TAMPA — It was meteorological irony at its finest. Amid rain, wind and an early March chill, Casey Garber had his day in the sun.
In the 1,600-meter run at the Wildcat Fast Times Invitational at Wesley Chapel, Garber passed two others to avoid last place. One was caught on the backstretch of the second lap, the other between Laps 2 and 3.
"It felt good," the Gaither sophomore said softly, the words sifting through his orthodontic retainer. "I was going faster on the fourth lap than I was before."
If you were among the brave souls who weathered the entirety of that waterlogged meet, Garber might have caught your eye. His knees were bent slightly inward as he ran, and his strides were abbreviated. From a distance, it might have appeared as if he were running on tiptoe.
That mild case of cerebral palsy, his dad explains, has resulted in some nerve damage.
Funny, it never damaged his nerve.
Instead of wrestling with his condition, Casey James Garber just, well, wrestles. He also runs track and swims for Gaither.
"I want to make new friends," he said. "I like competing, and I just want to stay active. That's it."
Well, not entirely. Casey wakeboards, maintains a 3.2 grade point average, works at a local supermarket and YMCA, and periodically inspires.
"Even though he's got some kind of disability — I'm not sure what he has — he's still out here trying, doing everything," Cowboys senior sprinter Brian Tabor said.
"He still works out with us in practice. … He's out here every day. He'll go out on mile runs with the distance guys and he'll be one of the last people to come (back), but he goes out and still does it."
In an obstetrical sense, the skinny kid with the brown bangs emerged from the blocks early. Too early, in fact.
Casey weighed 3 pounds, 10 ounces when he arrived 10 weeks prematurely at Plantation General Hospital on March 19, 1992. He remained hospitalized roughly five weeks, his dad says, and was diagnosed with a mild case of cerebral palsy, which is caused by damage to the motor control centers of a young, developing brain.
"Ironically, of our three kids, he's definitely got the strongest immune system and strongest resistance to being sick," Craig Garber said.
What he doesn't have are nerves that fire in the same sequence to certain parts of his body as a non-CP person, Craig said. The result: an abnormal style of walking and running (mostly on tiptoe) and a lower musculature that hasn't been allowed to evolve fully.
"In fact, to be honest, we got a bad diagnosis when he was a kid," said Craig, who, with wife Anne, has an older son and younger daughter.
"We took him to a doctor who was a specialist, and he said he had mild CP but would get better, but you can't get better. It's nerve damage. Fortunately, you don't get worse, but you don't get better."
Saddled with that prospect, the Garbers adopted a creed — "no limitations" — as defiant as it was succinct. In the process, Casey adopted a passion for sports.
"He always kicked a ball, threw a ball," said Craig, who publishes a monthly business/marketing newsletter from his Lutz home. "He watches SportsCenter. He's a typical jock."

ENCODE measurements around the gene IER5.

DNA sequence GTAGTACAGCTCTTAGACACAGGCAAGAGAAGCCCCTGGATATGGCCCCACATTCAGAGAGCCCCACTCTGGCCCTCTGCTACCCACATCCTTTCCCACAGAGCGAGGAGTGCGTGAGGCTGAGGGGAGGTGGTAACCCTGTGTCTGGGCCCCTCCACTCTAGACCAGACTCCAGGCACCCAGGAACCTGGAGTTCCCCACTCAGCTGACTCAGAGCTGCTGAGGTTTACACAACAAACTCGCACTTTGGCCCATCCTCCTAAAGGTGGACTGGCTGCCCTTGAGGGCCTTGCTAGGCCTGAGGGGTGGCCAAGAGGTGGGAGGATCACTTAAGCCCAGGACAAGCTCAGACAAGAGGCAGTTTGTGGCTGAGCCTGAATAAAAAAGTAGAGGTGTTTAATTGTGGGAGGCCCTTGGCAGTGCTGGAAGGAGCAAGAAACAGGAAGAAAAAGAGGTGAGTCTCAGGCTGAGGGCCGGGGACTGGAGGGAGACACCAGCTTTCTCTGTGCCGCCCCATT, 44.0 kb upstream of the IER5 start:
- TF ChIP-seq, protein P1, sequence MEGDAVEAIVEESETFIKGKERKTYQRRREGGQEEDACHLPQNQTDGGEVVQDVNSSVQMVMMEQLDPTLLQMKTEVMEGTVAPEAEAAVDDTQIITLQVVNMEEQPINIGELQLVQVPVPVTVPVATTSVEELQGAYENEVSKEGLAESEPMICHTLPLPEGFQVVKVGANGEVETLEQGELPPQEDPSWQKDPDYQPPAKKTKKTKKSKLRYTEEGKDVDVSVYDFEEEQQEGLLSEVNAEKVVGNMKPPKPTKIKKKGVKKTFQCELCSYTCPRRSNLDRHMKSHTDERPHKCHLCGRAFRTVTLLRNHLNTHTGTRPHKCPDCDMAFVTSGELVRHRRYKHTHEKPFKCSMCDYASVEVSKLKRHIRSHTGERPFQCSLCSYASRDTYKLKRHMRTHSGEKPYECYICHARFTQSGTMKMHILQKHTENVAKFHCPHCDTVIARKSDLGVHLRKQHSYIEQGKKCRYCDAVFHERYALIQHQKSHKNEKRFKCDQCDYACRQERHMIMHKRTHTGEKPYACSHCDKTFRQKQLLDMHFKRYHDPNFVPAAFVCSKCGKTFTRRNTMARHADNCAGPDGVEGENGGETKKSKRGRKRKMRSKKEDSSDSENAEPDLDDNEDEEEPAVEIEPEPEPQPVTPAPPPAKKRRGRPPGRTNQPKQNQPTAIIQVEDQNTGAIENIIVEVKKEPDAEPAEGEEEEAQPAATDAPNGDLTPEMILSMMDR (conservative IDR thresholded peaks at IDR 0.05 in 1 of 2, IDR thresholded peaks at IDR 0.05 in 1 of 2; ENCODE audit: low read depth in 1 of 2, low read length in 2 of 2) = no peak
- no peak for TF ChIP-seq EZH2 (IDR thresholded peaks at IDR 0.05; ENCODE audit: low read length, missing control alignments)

Pushing to the limit
Casey has played tennis and soccer and even earned a brown belt in martial arts while still living in South Florida. Although he responds well to occupational therapy, his dad says, he essentially blows off physical therapy because he'd rather do sports.
This school year, he has earned letters in swimming, wrestling and track.
Key word: earned.
Although Casey is unlikely to compete in Thursday's Class 4A, District 6 meet, Cowboys track coach Ladd Baldwin said he has run in a handful of races this season. Last fall, he placed 20th in the 100-yard backstroke at the 3A-4 district meet. Wrestling coach Mike Santos confirms Casey won at least two matches this year, maybe more.
"I never held him back. On the contrary, I try to push him to the limit every time to see where his limit is," said Santos, who watched several prospective wrestlers quit the torturous preseason conditioning Casey finished.
"I don't think in his mind there's any limitations to what he can do. He'll try at least. That's incredible in itself."
Athletically, Casey's weaknesses fluctuate with the seasons. In swimming and track, he struggles to generate speed and power with his legs. Craig says his son "wants his legs to go, but they won't go because of that maladaptation of his body."
In wrestling, "his big struggle comes on top because when you're in the neutral position, he lacks a little bit of balance in comparison to other guys," said Santos, who won a 103-pound state title at Leto in 1995. "Even if he doesn't get the takedowns, he'll fight the whole six minutes. … That's half the battle right there."
Thing is, Casey wants to wage the other half. Otherwise, finishing last wouldn't encourage him to get faster, as he says it does. Today, he persists. Tomorrow, he'd like to prevail.
Coaches say he can.
"I was not the most physically talented guy in the world. I just worked harder. That's what I see Casey being able to do," said Gaither distance coach Bill Jenkins, a former standout runner at the University of Alabama. "He'll get out there and he'll work his butt off, and it's going to pay off."
To mom and dad, that still might not top the emotional dividends.
"There's a big difference between being different voluntarily and being different nonvoluntarily. (The latter) doesn't feel so good," Craig said.
"So to see he goes out there and doesn't not feel so good … makes us feel wonderful. It brings tears to my eyes every time I see him finish a race, because he's dead last and he's always kicking butt, giving 110 percent."
Joey Knight can be reached at (813) 226-3350 or firstname.lastname@example.org.